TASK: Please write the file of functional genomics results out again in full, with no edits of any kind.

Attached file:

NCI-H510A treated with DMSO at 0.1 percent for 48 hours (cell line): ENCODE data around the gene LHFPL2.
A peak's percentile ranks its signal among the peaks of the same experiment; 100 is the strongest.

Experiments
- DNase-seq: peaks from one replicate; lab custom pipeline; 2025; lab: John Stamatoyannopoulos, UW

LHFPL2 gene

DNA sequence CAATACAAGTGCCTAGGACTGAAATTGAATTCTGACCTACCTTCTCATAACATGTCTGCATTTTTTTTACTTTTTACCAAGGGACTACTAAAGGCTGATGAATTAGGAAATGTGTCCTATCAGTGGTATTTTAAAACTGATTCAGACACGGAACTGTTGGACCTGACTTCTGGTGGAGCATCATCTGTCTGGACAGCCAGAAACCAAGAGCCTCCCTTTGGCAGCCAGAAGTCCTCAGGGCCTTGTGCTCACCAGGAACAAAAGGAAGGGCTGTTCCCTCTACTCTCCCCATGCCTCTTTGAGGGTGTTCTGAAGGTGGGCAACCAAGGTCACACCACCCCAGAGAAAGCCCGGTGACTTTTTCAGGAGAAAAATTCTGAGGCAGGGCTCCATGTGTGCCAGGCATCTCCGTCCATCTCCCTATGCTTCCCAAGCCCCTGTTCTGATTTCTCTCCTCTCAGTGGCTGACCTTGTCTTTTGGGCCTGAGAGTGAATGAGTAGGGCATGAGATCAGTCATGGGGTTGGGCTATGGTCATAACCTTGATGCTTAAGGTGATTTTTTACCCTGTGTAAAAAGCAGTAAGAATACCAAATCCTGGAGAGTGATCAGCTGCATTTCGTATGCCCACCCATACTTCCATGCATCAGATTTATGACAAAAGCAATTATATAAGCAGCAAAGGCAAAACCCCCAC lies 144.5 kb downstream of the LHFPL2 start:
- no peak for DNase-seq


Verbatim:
NCI-H510A treated with DMSO at 0.1 percent for 48 hours (cell line): ENCODE data around the gene LHFPL2.
A peak's percentile ranks its signal among the peaks of the same experiment; 100 is the strongest.

Experiments
- DNase-seq: peaks from one replicate; lab custom pipeline; 2025; lab: John Stamatoyannopoulos, UW

LHFPL2 gene

DNA sequence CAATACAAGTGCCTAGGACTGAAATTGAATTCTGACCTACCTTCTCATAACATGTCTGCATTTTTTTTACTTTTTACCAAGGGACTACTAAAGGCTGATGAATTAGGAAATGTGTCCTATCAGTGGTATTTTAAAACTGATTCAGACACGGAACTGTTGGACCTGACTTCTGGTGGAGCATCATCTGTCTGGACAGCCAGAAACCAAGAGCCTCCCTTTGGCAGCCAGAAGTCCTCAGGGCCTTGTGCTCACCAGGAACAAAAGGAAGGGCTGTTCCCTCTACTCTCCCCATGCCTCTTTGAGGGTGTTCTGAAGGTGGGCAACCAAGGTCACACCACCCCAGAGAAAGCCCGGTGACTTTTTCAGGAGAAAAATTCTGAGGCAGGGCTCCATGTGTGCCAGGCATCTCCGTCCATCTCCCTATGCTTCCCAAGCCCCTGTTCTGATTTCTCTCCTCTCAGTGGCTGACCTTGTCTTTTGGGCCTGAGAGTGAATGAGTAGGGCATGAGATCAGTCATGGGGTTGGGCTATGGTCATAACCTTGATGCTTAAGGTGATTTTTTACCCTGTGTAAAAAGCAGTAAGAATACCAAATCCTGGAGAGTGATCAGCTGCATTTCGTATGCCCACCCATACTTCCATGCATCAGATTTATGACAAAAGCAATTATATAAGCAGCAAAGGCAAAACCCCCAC lies 144.5 kb downstream of the LHFPL2 start:
- no peak for DNase-seq